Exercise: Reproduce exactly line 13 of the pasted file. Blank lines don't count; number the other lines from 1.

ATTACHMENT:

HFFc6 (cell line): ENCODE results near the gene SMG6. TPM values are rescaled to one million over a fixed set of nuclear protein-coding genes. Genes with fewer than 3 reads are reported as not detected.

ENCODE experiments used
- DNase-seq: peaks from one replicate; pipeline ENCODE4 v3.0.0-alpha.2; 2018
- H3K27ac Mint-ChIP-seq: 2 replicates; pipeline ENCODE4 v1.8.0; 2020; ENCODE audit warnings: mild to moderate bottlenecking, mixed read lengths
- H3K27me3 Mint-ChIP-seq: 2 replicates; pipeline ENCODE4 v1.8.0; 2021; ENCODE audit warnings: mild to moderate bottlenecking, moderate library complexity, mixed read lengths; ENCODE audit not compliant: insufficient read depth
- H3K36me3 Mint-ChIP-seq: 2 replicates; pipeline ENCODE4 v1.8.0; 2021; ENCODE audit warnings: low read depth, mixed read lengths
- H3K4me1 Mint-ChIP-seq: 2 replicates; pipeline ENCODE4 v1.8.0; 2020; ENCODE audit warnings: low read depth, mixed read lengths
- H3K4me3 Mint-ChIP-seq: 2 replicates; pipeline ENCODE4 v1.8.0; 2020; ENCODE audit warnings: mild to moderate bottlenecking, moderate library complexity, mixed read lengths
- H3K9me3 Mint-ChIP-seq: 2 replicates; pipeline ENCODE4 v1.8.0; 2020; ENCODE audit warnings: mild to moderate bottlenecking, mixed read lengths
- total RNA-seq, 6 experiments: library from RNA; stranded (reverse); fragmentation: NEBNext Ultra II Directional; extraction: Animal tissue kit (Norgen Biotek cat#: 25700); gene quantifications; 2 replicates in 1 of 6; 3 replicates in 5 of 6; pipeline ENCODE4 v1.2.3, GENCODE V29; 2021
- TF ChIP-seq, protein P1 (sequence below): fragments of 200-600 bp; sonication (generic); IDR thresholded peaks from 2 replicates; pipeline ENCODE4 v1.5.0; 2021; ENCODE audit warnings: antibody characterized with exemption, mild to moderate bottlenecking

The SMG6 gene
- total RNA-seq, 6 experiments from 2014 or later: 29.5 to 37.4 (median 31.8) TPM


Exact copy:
- total RNA-seq, 6 experiments from 2014 or later: 29.5 to 37.4 (median 31.8) TPM